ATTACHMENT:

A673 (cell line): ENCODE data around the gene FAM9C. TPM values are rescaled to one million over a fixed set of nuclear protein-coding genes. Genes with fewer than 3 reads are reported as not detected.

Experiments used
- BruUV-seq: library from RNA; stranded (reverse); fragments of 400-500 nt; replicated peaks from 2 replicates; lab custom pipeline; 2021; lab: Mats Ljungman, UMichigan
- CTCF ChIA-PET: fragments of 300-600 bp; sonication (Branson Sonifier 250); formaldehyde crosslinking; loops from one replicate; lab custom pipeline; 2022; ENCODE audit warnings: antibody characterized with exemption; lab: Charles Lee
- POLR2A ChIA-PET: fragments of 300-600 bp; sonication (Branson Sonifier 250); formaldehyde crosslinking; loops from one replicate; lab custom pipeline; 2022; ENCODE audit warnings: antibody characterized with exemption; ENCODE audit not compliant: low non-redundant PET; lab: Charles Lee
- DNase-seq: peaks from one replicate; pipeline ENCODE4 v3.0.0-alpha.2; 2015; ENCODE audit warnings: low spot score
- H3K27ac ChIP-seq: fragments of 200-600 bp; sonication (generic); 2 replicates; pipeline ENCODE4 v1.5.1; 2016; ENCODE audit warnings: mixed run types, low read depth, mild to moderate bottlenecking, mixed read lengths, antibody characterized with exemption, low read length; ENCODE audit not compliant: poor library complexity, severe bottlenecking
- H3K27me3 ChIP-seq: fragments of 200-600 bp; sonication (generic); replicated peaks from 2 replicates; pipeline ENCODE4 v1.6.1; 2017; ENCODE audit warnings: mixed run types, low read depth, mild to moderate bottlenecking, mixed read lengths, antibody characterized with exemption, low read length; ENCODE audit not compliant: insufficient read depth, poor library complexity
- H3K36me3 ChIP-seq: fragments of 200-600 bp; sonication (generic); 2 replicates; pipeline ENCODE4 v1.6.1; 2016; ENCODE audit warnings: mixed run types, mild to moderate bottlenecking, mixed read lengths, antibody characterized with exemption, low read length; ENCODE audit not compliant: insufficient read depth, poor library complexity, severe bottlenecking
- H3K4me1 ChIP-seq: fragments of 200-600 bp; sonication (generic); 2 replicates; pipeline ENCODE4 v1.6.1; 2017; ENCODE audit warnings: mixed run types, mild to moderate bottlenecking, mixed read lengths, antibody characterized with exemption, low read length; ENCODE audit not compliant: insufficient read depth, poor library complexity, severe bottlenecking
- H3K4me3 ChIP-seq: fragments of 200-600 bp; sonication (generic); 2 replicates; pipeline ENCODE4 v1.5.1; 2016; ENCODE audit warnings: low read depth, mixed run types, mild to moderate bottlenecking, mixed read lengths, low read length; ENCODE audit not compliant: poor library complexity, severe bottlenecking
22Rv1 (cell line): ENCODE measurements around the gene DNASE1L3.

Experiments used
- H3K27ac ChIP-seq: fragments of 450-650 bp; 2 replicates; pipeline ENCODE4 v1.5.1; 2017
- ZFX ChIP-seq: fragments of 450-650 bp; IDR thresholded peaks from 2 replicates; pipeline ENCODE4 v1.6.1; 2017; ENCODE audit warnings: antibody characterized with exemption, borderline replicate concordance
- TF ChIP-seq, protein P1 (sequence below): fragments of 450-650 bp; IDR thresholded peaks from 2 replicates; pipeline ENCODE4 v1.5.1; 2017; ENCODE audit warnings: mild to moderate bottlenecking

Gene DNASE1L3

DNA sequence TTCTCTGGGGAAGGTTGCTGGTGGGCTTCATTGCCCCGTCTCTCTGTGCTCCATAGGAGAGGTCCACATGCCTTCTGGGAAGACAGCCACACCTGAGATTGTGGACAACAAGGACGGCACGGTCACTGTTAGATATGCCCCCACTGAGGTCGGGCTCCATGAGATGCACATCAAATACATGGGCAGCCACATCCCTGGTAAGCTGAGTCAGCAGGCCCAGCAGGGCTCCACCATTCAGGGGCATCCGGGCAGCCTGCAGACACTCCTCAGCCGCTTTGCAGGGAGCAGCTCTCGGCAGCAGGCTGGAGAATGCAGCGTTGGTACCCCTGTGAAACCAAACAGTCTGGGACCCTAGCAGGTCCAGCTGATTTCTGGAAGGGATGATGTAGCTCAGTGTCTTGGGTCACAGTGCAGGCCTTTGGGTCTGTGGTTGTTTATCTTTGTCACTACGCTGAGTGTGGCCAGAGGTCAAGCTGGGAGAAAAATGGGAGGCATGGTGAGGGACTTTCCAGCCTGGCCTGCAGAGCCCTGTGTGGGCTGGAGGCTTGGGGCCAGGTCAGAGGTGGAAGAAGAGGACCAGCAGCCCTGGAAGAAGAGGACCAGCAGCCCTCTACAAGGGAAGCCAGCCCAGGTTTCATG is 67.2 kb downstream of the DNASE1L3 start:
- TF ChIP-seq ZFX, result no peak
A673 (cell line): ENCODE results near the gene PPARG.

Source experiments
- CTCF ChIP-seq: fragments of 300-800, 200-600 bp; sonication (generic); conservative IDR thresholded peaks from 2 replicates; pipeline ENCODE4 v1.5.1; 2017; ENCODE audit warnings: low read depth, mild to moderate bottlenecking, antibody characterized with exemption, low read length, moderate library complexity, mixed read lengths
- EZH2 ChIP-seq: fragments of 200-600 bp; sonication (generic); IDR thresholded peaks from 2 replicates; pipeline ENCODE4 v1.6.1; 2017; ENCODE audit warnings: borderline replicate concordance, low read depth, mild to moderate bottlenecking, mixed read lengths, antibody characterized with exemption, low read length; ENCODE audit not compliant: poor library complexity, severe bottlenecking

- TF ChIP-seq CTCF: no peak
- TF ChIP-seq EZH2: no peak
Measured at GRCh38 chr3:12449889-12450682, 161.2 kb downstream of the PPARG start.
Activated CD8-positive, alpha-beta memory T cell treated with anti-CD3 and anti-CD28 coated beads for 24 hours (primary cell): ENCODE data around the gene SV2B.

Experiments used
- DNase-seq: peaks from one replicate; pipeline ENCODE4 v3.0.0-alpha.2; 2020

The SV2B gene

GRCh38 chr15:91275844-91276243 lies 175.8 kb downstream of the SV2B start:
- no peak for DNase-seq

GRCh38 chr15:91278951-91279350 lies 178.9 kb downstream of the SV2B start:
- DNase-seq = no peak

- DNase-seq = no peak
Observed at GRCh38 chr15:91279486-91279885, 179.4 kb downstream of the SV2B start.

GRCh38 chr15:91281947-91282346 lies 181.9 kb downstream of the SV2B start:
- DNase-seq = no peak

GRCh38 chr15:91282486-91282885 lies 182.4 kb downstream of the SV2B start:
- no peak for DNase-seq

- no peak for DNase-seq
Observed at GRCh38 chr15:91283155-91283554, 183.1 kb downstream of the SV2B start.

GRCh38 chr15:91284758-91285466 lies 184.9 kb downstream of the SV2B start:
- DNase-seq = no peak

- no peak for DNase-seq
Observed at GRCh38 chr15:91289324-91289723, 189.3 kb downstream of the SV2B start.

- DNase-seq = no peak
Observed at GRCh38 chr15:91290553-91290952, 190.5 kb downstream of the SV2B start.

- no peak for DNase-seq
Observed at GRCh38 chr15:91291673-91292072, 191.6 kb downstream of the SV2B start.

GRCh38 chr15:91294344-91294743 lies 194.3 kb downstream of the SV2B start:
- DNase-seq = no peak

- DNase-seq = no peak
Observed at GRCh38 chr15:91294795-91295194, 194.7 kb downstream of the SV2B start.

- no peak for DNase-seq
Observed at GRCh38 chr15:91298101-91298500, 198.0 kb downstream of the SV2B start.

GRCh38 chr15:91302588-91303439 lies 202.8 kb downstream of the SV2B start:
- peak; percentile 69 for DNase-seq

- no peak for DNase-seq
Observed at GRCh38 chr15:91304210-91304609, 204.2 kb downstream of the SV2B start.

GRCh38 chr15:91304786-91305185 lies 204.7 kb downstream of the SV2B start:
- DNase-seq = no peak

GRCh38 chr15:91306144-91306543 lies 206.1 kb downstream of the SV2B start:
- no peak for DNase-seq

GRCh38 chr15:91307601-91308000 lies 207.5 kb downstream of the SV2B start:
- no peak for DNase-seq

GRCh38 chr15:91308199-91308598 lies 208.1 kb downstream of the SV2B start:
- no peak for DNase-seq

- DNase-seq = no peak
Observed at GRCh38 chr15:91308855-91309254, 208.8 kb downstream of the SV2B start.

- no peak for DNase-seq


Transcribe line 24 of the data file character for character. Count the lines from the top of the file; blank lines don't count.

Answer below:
- TF ChIP-seq CTCF: no peak